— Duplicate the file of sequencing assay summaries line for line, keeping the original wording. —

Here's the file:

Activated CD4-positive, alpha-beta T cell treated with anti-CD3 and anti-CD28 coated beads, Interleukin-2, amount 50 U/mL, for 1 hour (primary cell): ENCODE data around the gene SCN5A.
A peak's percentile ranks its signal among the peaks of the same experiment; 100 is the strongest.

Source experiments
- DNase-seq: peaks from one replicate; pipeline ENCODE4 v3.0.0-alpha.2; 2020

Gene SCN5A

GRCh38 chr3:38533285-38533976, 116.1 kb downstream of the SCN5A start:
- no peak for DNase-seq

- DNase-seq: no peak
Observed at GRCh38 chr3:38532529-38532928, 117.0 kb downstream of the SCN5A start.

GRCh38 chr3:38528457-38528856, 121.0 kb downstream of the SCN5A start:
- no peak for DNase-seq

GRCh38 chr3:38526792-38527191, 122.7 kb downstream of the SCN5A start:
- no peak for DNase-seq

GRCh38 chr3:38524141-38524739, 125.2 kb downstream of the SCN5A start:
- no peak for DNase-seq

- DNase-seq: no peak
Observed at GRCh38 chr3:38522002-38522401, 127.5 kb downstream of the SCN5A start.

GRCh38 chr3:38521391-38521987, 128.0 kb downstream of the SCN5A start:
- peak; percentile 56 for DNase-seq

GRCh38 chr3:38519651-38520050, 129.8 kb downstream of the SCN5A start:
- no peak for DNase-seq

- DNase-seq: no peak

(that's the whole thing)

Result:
Activated CD4-positive, alpha-beta T cell treated with anti-CD3 and anti-CD28 coated beads, Interleukin-2, amount 50 U/mL, for 1 hour (primary cell): ENCODE data around the gene SCN5A.
A peak's percentile ranks its signal among the peaks of the same experiment; 100 is the strongest.

Source experiments
- DNase-seq: peaks from one replicate; pipeline ENCODE4 v3.0.0-alpha.2; 2020

Gene SCN5A

GRCh38 chr3:38533285-38533976, 116.1 kb downstream of the SCN5A start:
- no peak for DNase-seq

- DNase-seq: no peak
Observed at GRCh38 chr3:38532529-38532928, 117.0 kb downstream of the SCN5A start.

GRCh38 chr3:38528457-38528856, 121.0 kb downstream of the SCN5A start:
- no peak for DNase-seq

GRCh38 chr3:38526792-38527191, 122.7 kb downstream of the SCN5A start:
- no peak for DNase-seq

GRCh38 chr3:38524141-38524739, 125.2 kb downstream of the SCN5A start:
- no peak for DNase-seq

- DNase-seq: no peak
Observed at GRCh38 chr3:38522002-38522401, 127.5 kb downstream of the SCN5A start.

GRCh38 chr3:38521391-38521987, 128.0 kb downstream of the SCN5A start:
- peak; percentile 56 for DNase-seq

GRCh38 chr3:38519651-38520050, 129.8 kb downstream of the SCN5A start:
- no peak for DNase-seq

- DNase-seq: no peak